Exploring the Difficulties and Push Back Faced by Student Newspapers
By Emily Zoda
Welcome to Emily’s “Take on Media!” In every Issue of the Banner you’ll start seeing this column where I talk about a variety of topics in the media, be it podcasts or journalism, and how it plays out in the grander scheme of it all.
This past year has revealed difficulties for student publications in the face of traditional foes, such as unfair budget cuts by prude student government, and new foes, such as activists.
Campus newspapers have always held the responsibility of chronicling a school’s history from a student’s perspective and voicing students’ opinions on everything from the cost of textbooks to students’ rights.
Colleges allow funds to be allocated to students for clubs and activities to participate on campus and boost morale. What they also have is the power to take those funds away from students who use it inappropriately.
Inappropriately, in the eyes of some College officials, means anything that could damage the reputation of the College.
For instance, the University of Kansas’ current, and former, editors have recently filed a suit against the University for failing to intervene when its student senators, according to the editors, inappropriately cut funding.
The students claim that the defunding coincided with an editorial published in May 2014, which criticized the student elections process that elected new officials in every year.
Mount Saint Mary’s college newspaper The Mountain Echo lost its faculty advisor earlier this year over a story published about the College President’s new initiative to cull the amount of struggling freshmen, comparing them to “cuddly bunnies” that “you just have to drown.”
A University of Missouri professor attempted to kick out a campus reporter during protests relating to the treatment of minorities on campus and Wesleyan University’s student government slashed the school’s paper after the paper published an op-ed criticizing the Black Lives Matter movement.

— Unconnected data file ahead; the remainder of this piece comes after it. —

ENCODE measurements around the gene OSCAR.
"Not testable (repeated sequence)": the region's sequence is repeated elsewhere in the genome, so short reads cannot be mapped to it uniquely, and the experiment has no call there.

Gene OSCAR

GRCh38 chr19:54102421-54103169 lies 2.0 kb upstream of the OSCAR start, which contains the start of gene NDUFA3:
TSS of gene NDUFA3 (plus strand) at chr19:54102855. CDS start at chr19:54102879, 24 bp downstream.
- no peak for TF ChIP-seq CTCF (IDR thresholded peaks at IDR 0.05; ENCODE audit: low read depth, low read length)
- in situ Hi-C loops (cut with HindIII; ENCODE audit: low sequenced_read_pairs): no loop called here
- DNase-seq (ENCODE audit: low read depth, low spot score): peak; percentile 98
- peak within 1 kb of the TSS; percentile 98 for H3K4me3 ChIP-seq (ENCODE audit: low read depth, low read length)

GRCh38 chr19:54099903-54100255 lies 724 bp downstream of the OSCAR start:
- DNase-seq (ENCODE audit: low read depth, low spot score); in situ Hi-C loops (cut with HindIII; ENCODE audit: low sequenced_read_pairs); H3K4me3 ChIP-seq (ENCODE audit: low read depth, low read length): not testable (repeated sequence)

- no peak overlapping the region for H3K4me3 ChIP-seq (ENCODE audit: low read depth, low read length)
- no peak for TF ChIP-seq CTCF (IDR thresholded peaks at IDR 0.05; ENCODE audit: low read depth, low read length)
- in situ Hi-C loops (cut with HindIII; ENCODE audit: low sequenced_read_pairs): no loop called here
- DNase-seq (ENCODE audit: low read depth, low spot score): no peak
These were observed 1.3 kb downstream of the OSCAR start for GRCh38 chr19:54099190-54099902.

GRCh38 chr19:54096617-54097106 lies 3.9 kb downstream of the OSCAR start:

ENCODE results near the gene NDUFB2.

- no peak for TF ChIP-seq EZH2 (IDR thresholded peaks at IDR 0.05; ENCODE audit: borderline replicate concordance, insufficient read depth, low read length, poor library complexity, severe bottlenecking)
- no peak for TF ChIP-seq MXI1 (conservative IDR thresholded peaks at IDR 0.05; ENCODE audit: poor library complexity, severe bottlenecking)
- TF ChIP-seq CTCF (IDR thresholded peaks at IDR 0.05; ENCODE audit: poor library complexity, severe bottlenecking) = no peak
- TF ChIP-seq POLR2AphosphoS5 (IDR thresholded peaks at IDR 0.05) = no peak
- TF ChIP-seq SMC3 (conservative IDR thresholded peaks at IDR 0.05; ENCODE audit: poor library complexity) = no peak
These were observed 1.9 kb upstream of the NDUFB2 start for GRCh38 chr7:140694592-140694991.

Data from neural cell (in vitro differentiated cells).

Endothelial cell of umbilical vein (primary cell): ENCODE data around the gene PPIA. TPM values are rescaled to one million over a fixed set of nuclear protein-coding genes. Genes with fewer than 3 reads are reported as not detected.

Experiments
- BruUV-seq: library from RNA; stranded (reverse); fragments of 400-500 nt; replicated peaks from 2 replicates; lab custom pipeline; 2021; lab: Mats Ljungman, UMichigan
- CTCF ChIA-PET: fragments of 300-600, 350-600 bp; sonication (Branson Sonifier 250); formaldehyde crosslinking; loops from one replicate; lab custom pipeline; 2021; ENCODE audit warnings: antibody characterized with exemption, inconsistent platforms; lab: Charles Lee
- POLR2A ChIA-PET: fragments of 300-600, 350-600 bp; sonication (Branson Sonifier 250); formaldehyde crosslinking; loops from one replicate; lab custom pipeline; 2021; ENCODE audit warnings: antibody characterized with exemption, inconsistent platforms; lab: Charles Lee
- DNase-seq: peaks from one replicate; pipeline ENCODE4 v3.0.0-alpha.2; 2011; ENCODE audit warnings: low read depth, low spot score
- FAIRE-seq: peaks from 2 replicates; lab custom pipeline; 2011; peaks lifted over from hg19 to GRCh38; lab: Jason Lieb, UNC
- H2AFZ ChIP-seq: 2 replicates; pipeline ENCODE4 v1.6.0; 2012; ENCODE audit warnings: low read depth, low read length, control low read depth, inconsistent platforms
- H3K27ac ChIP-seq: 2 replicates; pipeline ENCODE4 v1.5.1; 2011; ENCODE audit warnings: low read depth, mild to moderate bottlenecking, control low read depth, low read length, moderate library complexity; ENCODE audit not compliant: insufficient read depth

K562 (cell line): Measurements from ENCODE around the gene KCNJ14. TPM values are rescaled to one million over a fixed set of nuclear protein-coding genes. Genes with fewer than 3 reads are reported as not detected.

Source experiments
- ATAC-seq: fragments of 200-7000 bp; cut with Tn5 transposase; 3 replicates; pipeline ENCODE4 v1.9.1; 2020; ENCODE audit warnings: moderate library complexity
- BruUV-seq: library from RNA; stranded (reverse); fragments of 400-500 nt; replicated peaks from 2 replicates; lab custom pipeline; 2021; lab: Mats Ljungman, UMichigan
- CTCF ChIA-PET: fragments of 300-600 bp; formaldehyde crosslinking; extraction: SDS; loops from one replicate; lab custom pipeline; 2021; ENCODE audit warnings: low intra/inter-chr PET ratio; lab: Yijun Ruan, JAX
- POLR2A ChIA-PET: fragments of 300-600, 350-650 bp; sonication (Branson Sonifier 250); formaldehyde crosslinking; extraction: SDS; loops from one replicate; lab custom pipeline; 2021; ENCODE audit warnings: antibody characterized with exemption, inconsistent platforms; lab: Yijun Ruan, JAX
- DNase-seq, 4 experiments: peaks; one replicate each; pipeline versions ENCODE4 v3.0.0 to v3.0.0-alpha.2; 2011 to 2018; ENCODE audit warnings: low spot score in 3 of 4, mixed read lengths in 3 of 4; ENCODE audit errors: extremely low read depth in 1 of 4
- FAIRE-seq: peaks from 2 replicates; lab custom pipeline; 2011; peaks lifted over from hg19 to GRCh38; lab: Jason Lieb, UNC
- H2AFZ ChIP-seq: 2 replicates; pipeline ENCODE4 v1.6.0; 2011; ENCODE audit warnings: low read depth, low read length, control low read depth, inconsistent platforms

After becoming the focus of a New York Times article, and backlash from students, the President resigned and the faculty advisor was reinstated.
“Their obligation is to the truth and to keep an eye on the other centers of power at a school,” said Christopher Anderson, Journalism professor at the College of Staten Island and author of “Rebuilding the News.” “They probably have an obligation to produce bad press if anything. Or at least critical press.”
Funding a student newspaper’s printing costs and other significant fees, at its core, is funding a place for students’ voices to be heard.
As some university’s face budget cuts, expenses at student newspapers are increasingly being seen as expandable.
CUNY’s budget cuts through the past few years have been widely chronicled and some student publications are beginning to feel the brunt of it.
“I do wish we had way more funding, perhaps double of what we currently get,” said Brandon Jordan, Editor-in-Chief at the The Knight News, Queens College’s student newspaper, who’s initial budget this year made it difficult to print regularly.
“Beyond that, the College does not determine our content, and our content does not affect our budget hearings,” said Jordan.
The Internet has provided the space for independent digital student news outlets to flourish and establish complete independence from their universities.
“We are completely funded by advertising revenue,” said Kelly Weill, co-editor in chief of NYU Local. “Fortunately, it costs almost nothing to run a blog, so we have very few expenses.”
The digital only publication was established when editors of the WSN didn’t prioritize a website to reach a wider audience than just the University.
NYU Local has flourished as a rival news source for NYU students since their widely publicized coverage of the “Take Back NYU!” student protests in 2009 where they were recognized by several news outlets for their coverage.
The news blog’s digital presence surprisingly stacks up well against NYU’s official student newspaper, Washington Square News.
NYU Local boasts about 14,800 Twitter followers and 5,665 likes on Facebook to WSN’s approximately 8,100 Twitter followers and just over 8,000 likes on Facebook.
In contrast, writers at WSN have suffered cutbacks as the paper has gone from a daily publication to weekly.
Well into the digital age of journalism, student publications are seeing the benefits of having less dependence on their respective institutions, but cutting the cord completely still proves difficult.
“It’s nice knowing that I can tweet or release a newsletter for free and give an important story the same push it would’ve received if I asked our college’s publications board for additional funds to hire a distributor for our print addition,” said Clifford Michel, co-editor in chief of CSI’s The Banner.
“That being said, there’s a million things I can think of that I still need to fund, bv considering our relatively disengaged student body,” he continued.
Anderson says no matter what type of money is being given to publications, be it student activity fees or political party funds, there’ll always be some influence.
“There is always a tension between where a news organization gets its money from,” said Anderson. “And the degree of control a funder has over the agenda of that paper.”